Buprenorphine is one of three highly effective, FDA-approved medications to treat opioid use disorder. But in order to prescribe it, doctors have had to obtain a special waiver, called the DATA Waiver/X-Waiver, from the DEA.
This waiver has long been considered an unnecessary hurdle that makes it harder for doctors to treat addiction in their communities, especially for patients from marginalized communities and in rural areas.
Addiction doctors and healthcare professionals have been asking government agencies to “X the X-Waiver” for years now. And it looks like these advocacy efforts have finally paid off.
This specific bill calls for the elimination of the X-Waiver and for an educational campaign, led by the department of Health And Human Services (HHS), to ensure practitioners are made aware of the change.
The results have already taken effect. The Department of Substance Abuse and Mental Health Services (SAMHSA) reports that the waiver has been eliminated, and states that prescribers “may now prescribe buprenorphine for Opioid Use Disorder in their practice if permitted by applicable state law and SAMHSA encourages them to do so.”
This is a big move that will save many lives. Dr. Rahul Gupta, Director of the White House Office of National Drug Control Policy (ONDCP), said in a statement, “This is a major step forward in our ongoing work to ensure universal access to medication for substance use disorder care by 2025 that the President supports and I look forward to seeing more people with opioid use disorder get the help they need.”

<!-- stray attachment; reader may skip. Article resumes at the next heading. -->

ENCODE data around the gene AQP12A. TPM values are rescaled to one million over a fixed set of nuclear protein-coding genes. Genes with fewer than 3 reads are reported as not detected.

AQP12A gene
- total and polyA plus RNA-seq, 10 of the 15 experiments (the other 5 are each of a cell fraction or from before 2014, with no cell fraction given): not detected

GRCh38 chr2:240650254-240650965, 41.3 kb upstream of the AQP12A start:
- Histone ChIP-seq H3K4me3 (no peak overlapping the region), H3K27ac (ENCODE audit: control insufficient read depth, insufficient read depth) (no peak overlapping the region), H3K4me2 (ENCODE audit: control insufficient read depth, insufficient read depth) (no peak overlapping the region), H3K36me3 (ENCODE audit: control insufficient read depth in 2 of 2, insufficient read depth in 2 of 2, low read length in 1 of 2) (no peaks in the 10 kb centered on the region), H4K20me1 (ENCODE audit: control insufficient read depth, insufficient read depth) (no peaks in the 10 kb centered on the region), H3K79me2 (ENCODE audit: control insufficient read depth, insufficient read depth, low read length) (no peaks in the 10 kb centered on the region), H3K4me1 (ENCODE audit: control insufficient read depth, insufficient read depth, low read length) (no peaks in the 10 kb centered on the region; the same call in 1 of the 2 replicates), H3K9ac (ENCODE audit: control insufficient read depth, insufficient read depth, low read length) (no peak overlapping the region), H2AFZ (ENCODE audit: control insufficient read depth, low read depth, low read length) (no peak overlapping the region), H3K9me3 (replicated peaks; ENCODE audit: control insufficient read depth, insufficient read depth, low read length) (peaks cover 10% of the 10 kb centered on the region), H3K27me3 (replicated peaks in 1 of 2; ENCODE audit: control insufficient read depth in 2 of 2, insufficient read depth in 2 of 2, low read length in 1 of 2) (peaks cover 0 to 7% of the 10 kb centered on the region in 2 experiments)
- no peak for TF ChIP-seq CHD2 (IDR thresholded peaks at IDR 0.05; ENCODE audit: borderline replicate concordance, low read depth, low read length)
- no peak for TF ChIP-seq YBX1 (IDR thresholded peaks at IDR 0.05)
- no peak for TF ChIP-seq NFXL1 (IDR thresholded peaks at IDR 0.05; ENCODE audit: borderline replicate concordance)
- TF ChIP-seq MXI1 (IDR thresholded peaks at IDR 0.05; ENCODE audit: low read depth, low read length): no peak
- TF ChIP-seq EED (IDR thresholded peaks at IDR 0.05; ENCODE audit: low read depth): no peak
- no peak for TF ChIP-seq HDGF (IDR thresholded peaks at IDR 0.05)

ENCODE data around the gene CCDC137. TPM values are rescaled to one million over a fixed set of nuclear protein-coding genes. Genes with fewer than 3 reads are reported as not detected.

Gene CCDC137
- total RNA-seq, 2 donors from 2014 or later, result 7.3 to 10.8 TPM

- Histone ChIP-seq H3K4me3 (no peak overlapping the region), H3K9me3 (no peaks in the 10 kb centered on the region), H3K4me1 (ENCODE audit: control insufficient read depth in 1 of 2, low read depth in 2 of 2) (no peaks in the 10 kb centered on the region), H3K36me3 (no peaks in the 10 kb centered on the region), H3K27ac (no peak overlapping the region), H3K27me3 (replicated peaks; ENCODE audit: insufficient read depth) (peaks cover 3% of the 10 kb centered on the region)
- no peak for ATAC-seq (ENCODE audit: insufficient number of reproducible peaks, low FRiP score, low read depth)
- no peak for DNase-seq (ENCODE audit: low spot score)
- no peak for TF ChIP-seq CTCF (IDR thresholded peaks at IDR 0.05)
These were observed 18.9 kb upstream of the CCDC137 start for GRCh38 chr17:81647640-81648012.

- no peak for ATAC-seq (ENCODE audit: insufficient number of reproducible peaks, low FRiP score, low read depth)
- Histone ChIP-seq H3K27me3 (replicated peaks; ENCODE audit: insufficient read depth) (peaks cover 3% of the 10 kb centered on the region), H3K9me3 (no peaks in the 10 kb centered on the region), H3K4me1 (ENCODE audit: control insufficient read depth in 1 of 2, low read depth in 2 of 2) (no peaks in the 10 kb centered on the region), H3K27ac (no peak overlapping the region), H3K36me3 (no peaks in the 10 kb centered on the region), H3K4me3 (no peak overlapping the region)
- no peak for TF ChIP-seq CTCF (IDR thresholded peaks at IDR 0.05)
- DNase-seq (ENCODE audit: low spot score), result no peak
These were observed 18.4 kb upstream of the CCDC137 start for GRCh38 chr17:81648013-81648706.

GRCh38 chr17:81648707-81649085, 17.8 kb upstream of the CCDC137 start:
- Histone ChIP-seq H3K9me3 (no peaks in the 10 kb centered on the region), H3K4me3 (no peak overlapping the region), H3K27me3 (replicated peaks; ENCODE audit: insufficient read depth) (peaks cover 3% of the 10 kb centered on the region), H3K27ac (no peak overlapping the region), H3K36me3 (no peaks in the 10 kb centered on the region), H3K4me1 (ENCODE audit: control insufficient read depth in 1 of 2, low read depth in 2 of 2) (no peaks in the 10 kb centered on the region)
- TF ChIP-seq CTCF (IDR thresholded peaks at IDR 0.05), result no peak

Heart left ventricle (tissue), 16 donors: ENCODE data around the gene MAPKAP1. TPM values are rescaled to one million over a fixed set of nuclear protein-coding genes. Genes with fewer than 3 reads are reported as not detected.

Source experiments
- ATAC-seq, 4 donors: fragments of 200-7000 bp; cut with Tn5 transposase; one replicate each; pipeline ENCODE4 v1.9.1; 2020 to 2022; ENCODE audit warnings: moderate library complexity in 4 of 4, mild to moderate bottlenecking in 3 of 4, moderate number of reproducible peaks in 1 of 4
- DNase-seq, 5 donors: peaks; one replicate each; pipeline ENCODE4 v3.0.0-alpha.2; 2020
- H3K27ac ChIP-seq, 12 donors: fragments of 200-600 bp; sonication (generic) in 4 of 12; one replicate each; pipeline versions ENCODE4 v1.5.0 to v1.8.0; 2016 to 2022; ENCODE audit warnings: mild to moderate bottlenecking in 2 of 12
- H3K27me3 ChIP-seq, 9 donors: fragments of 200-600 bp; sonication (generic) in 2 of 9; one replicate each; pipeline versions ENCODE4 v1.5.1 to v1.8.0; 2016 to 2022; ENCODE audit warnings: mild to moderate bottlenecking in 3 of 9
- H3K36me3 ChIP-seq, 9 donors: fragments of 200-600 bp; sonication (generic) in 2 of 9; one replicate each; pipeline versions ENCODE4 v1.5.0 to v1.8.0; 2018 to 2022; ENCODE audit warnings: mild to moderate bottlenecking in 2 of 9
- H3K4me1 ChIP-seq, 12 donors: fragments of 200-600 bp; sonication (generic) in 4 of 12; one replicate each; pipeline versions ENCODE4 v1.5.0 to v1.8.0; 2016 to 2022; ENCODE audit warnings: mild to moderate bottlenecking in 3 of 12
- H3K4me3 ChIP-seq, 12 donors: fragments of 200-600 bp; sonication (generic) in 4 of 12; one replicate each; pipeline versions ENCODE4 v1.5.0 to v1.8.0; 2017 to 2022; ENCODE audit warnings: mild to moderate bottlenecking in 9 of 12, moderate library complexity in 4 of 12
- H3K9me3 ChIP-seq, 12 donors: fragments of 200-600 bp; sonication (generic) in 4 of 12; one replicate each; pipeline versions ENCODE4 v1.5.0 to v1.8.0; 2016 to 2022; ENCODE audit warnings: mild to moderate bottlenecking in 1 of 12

More medical professionals can now administer this lifesaving medication, providing immediate relief to patients whose lives are at risk. For a patient in early recovery, withdrawal management is one of the toughest parts. Buprenorphine eases this process, reducing withdrawal symptoms and tamping down cravings so that patients can focus on their lives and their health.
Rapid access to treatment is one of the most important Principles of Care for addiction. By allowing more everyday doctors to prescribe buprenorphine, more patients can quickly access the care they need — which can literally be a life or death matter.
Having to obtain a special permit to prescribe buprenorphine, but not other medications, played into the false impression that this medication is especially dangerous, or that opioid use disorder patients are especially risky to treat.
That’s not true. Buprenorphine is a safe and evidence-based treatment for opioid use disorder. Indeed, addiction itself is a highly treatable condition. Removing the X-Waiver ensures that these patients are treated just like those with any other illness, and it assures doctors that buprenorphine can be a regular tool in their treatment toolkit.
Due to the history of buprenorphine restrictions (as well as the historic lack of integration of addiction medicine into mainstream healthcare), there are still too few doctors who understand addiction and are prepared to treat it. Now though, there’s hope for change.
In addition to the MAT Act, the MATE Act also passed — this legislation improves addiction educational requirements among healthcare professionals. By beefing up educational efforts and removing unnecessary restrictions, addiction treatment can finally be normalized in healthcare settings.
Remember that treatment is effective, and it can begin right in your primary care doctor’s office. With the X-Waiver a thing of the past, healthcare professionals now have even more resources to get you on the path that’s right for you. Learn more about high quality addiction treatment and find resources near you.